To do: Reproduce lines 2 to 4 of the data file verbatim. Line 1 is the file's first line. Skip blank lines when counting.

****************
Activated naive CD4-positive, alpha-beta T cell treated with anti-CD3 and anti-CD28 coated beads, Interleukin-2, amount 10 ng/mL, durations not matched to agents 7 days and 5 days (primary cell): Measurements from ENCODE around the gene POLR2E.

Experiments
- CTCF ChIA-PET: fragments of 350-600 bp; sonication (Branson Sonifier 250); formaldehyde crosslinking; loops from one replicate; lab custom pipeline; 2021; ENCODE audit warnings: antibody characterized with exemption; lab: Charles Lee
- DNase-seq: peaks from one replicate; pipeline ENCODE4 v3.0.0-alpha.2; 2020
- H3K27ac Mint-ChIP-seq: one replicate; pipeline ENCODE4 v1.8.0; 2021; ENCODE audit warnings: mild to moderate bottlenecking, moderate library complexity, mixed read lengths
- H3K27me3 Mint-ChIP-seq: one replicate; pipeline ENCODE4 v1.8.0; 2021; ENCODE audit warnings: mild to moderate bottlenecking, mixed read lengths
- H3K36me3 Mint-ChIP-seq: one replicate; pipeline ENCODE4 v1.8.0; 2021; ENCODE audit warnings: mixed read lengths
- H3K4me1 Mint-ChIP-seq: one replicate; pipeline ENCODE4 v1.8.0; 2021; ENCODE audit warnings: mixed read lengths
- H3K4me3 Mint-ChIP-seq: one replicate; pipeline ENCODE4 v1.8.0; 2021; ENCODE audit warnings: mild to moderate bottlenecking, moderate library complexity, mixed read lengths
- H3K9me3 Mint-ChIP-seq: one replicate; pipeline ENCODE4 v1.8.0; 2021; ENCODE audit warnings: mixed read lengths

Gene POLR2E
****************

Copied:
Experiments
- CTCF ChIA-PET: fragments of 350-600 bp; sonication (Branson Sonifier 250); formaldehyde crosslinking; loops from one replicate; lab custom pipeline; 2021; ENCODE audit warnings: antibody characterized with exemption; lab: Charles Lee
- DNase-seq: peaks from one replicate; pipeline ENCODE4 v3.0.0-alpha.2; 2020